Art, Exhibitions and Installations, J. Paul Getty Museum, Photographs, Film, and Video

Three Contemporary Photographers on Cuba

What drew them to Cuba? We asked photographers Alex Harris, Virginia Beahan, and Alexey Titarenko, whose work is featured in the exhibition A Revolutionary Project: Cuba from Walker Evans to Now, to talk about what took them to the island, and what they found there.

Alex Harris

People often ask Alex Harris what he wanted to say when he first went to Cuba in 1998. “I wanted to see what the pictures would tell me,” he counters. “The camera says more than I know.”

Harris chose three icons of the island—the American car, the beautiful woman, and the revolutionary hero—as metaphors to explore the distortions with which Cubans and Americans see one another. Harris’s car photos, for example, capture a view of Cuba through the American lens: imported U.S. cars that literally frame the way Cubans see their island.

<em>Fomento Between Calzada de Luyanó and Rodríguez, Luyanó, Havana<em>, Alex Harris, negative, october 11, 2002; print, December 2007. Chromogenic print, 30 1/16 x 37 1/2 in. The J. Paul Getty Museum, 2010.90.10. Gift of Michael and Jane Wilson, Wilson Centre for Photography © Alex Harris

Fomento Between Calzada de Luyanó and Rodríguez, Luyanó, Havana, Alex Harris, negative, october 11, 2002; print, December 2007. Chromogenic print, 30 1/16 x 37 1/2 in. The J. Paul Getty Museum, 2010.90.10. Gift of Michael and Jane Wilson, Wilson Centre for Photography © Alex Harris

A former student of Walker Evans, who spent several weeks in Cuba at age 29, the island was perhaps a natural destination for Harris. “One of the things that gave me the chutzpah to go to Cuba was the fact that Evans went there in 1933 knowing even less than I did,” he said.

Audio: Interview with Alex Harris
Taped in the galleries; please excuse the background noise.

Download (MP3 file, 7.9 MB) | Length: 8:31

Virginia Beahan

Virginia Beahan saw Cuba for the first time in 2001, but had been interested in the island since her visit to Miami’s Little Havana in the ‘80s. A landscape photographer, she was struck by the signs of history that dotted the terrain, and “how present the sense of history was made to everyone who came to Cuba.”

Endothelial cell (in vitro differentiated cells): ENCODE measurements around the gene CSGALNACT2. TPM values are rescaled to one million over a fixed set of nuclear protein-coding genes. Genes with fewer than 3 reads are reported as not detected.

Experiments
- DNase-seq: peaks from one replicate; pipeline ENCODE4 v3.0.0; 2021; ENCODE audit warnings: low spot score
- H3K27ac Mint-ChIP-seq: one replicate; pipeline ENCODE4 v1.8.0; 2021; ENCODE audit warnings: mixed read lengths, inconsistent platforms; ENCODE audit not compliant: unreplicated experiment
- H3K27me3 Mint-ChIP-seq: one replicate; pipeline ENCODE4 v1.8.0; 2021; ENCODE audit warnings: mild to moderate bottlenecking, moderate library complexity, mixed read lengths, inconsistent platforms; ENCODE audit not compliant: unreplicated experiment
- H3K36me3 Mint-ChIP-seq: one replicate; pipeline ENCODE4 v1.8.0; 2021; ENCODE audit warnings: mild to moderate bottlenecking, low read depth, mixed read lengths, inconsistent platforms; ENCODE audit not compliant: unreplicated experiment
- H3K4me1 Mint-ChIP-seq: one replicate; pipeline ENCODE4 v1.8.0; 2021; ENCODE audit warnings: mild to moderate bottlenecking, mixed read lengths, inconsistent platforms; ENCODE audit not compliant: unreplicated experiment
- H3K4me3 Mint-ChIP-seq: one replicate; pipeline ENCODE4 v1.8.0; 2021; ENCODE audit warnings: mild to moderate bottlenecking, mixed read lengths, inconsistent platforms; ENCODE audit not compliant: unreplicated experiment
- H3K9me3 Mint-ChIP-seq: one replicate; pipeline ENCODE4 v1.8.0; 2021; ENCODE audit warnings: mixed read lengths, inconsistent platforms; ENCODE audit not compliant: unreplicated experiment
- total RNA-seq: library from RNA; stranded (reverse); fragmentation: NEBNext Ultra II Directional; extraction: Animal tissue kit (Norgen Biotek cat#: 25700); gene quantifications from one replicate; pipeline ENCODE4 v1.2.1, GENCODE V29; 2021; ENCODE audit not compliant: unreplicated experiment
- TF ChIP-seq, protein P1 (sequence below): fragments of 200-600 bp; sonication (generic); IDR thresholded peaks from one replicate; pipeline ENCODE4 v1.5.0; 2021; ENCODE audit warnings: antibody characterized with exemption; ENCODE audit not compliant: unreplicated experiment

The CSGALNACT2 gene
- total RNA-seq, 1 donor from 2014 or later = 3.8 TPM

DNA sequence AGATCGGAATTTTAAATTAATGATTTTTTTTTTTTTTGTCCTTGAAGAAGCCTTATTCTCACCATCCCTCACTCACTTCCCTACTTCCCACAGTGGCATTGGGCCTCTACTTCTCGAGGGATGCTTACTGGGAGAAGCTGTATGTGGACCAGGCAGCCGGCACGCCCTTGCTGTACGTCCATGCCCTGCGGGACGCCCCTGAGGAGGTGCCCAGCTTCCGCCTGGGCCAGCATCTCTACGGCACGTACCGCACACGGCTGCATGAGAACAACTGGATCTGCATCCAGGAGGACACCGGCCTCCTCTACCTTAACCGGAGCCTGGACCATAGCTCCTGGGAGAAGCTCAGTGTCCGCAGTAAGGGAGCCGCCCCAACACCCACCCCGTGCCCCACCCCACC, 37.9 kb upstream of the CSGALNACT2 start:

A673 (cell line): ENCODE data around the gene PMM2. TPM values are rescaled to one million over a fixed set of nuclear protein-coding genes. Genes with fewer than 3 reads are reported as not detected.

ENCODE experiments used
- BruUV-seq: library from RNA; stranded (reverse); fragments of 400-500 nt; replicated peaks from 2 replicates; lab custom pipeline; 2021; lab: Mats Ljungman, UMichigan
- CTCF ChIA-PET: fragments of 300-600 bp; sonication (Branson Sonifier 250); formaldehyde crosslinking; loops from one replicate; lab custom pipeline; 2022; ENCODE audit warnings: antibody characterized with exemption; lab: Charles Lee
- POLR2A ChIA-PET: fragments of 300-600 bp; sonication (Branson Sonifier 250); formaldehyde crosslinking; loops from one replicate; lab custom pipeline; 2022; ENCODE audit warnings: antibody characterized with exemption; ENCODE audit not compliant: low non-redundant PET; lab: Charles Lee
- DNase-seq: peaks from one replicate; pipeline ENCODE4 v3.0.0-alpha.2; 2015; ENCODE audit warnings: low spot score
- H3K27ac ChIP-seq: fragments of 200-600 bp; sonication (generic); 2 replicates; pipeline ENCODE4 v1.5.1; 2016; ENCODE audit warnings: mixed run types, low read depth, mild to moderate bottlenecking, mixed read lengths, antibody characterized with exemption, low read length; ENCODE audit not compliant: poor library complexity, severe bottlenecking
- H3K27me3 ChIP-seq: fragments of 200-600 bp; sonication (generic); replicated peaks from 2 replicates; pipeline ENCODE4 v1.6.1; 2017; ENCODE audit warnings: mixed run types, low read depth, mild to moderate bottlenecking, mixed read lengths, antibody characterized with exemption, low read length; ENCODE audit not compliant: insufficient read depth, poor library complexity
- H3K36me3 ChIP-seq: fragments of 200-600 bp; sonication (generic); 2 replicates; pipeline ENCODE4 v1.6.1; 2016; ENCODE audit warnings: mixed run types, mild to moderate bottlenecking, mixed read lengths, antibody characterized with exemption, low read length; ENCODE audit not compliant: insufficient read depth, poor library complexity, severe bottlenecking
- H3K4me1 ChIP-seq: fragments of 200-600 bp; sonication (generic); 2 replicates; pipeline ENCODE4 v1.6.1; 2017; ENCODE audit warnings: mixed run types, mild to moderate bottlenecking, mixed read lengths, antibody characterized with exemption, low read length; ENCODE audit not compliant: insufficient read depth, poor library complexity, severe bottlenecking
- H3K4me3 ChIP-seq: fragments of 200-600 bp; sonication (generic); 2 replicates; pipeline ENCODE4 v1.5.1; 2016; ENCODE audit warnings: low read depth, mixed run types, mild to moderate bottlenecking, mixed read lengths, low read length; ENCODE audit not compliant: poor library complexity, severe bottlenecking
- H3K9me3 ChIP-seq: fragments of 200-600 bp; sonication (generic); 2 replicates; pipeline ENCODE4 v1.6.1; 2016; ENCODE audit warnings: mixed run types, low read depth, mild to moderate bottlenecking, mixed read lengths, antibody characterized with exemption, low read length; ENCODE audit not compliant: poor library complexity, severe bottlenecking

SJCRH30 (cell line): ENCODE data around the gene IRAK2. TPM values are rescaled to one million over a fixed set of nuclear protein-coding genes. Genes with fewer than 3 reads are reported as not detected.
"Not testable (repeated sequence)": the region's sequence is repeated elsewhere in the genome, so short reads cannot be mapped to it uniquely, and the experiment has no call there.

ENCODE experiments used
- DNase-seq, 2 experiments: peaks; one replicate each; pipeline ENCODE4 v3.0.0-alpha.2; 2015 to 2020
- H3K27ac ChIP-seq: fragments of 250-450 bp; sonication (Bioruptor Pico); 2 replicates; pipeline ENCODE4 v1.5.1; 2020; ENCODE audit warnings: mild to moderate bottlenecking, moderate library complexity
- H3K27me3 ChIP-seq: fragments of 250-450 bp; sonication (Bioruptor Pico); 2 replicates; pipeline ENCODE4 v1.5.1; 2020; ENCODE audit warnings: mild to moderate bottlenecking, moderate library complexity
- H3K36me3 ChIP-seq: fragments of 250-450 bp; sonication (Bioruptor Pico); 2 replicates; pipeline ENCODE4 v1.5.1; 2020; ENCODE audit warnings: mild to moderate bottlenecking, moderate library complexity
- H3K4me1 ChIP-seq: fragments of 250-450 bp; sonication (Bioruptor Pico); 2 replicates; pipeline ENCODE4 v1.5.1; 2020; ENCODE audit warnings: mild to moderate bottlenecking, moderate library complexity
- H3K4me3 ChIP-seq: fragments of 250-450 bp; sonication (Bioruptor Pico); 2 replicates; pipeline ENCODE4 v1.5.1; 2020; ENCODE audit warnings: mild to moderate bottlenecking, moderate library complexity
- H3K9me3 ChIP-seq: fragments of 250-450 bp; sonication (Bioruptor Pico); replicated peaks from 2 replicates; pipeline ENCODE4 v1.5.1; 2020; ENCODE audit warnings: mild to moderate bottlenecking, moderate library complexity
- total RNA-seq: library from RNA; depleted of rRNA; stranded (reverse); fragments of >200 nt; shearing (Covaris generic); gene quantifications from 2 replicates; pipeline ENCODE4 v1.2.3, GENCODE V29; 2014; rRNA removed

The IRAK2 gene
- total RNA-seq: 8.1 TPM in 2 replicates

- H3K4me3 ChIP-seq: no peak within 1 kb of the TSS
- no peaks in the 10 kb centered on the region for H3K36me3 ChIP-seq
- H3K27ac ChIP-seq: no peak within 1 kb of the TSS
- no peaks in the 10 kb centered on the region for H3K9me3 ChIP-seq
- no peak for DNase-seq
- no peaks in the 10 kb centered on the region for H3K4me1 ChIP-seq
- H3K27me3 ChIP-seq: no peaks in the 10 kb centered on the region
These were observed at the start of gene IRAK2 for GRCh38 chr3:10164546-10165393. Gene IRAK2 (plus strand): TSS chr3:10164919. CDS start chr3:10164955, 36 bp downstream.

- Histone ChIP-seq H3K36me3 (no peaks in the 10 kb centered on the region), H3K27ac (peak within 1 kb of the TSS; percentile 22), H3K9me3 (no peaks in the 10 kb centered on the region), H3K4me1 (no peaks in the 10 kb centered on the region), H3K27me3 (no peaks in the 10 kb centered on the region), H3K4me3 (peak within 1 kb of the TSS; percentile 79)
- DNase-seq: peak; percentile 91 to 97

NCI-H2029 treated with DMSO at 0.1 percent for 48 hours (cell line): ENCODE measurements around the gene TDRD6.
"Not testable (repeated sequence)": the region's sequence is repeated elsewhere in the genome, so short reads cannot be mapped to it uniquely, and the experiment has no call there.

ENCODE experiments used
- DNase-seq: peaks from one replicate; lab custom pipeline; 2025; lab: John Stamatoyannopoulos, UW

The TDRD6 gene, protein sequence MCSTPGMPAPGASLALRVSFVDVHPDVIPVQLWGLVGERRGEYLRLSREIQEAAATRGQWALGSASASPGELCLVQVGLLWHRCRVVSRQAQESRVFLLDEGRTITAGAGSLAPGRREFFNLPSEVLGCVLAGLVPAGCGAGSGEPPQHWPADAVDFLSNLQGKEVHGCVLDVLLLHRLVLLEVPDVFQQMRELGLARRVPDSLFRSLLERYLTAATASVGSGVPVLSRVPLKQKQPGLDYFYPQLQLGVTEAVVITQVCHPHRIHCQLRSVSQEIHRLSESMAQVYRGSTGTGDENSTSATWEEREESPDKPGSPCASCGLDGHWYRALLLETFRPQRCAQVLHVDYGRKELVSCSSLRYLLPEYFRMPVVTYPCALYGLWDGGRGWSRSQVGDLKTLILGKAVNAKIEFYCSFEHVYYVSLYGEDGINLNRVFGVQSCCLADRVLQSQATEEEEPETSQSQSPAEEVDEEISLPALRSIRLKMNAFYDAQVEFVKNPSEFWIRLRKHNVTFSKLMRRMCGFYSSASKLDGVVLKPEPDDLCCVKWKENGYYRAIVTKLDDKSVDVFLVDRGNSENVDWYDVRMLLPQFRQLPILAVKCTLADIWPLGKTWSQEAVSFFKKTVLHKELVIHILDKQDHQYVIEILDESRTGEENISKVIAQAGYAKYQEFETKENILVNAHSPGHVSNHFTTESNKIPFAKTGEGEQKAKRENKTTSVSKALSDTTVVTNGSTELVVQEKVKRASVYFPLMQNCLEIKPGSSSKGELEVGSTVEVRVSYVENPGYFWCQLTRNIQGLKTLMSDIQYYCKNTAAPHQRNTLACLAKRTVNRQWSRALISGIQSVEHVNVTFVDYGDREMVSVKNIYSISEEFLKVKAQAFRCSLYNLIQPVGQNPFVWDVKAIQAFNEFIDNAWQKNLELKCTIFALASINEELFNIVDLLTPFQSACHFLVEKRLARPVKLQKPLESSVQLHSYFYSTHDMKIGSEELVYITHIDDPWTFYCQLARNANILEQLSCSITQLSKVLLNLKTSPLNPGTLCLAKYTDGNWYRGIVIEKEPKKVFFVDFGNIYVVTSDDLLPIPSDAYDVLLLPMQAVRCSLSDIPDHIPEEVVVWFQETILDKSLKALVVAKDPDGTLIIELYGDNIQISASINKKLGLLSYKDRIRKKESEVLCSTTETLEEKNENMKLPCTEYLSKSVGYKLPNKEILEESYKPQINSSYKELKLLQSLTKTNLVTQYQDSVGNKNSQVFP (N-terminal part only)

She was particularly drawn to the roadside billboards that advertised the Revolution, such as this depiction of two revolutionary giants, Che Guevara and Camilo Cienfuegos.

By contrast, she found history all but erased at the Bay of Pigs, site of the failed U.S.-backed counter revolution in 1961. “I have a vivid imagination, and I’d hoped to find something dramatic, like a crashed American airplane,” she admitted. Instead, there was black coral, a metal ladder—and a beautiful sunset over the sea, which she captured in a 12-minute exposure.

<em>Bahía de Cochinos (Bay of Pigs), Site of the April 17, 1961, CIA-Sponsored Invasion by Cuban Exiles</em>, Virginia Beahan, 2004. Chromogenic print, 34 x 41 in. Wilson Centre for Photography. © Virginia Beahan

Bahía de Cochinos (Bay of Pigs), Site of the April 17, 1961, CIA-Sponsored Invasion by Cuban Exiles, Virginia Beahan, 2004. Chromogenic print, 34 x 41 in. Wilson Centre for Photography. © Virginia Beahan

“The picture relies on a meeting of the viewer and the photograph,” she explained. Its meaning comes from what you “might begin to imagine about history, about storytelling, and about the specific place.”

Audio: Interview with Virginia Beahan
Taped in the galleries; please excuse the background noise.

Download (MP3 file, 5.2 MB) | Length: 5:35

Alexey Titarenko

Alexey Titarenko was drawn to Cuba in 2003 following years spent photographing his home town of Saint Petersburg—like Havana, a once-grand city transformed by revolution and slow decay under Communist rule.

“I was trying to find out what Cubans’ experience was,” he said, “and how the outside world could feel the same way by looking at my images.” Against a grey atmosphere with striking light, ghostly figures go about everyday tasks—gathering water at a tank, helping a neighbor repair his car, playing an impromptu game of ball.

<em>Untitled (Havana)</em>, Alexey Titarenko, 2006. Gelatin silver print, 16 3/4 x 16 1/2 in. The J. Paul Getty Museum, 2010.70.2. © Alexey Titarenko

Untitled (Havana), Alexey Titarenko, 2006. Gelatin silver print, 16 3/4 x 16 1/2 in. The J. Paul Getty Museum, 2010.70.2. © Alexey Titarenko

By employing a slow shutter speed, Titarenko deliberately rendered his subjects generalized and universal. “If you’re in a place that is lost in time, showing people who wear exactly the same clothing you wear here in Los Angeles or in Europe pushes you out” of the photograph, he told us. “When there are a lot of details, we spend our attention on them, instead of on the place as a whole.”

(Video and audio by Steve Saldivar)

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      All Hail Tiberius, Least Media-Savvy of the Roman Emperors

      Tiberius was proclaimed Roman emperor on September 17 in AD 14, exactly 2,000 years ago.

      He was also a bit wacko. “He was the least media-savvy emperor you could imagine,” says curator David Saunders, who has been in charge of this bronze portrait of Tiberius which leaves us on September 22. He point to this description found in the writings of Cassius Dio:

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      Portrait Head of Tiberius (“The Lansdowne Tiberius”), early 1st century A.D., Roman. The J. Paul Getty Museum

      Statue of Tiberius (detail), Roman, A.D. 37, Soprintendenza Speciale per i Beni Archeologici di Napoli e Pompei – Museo Archeologico Nazionale di Napoli, Laboratorio di Conservazione e Restauro. Currently on view at the Getty Villa following conservation and study.

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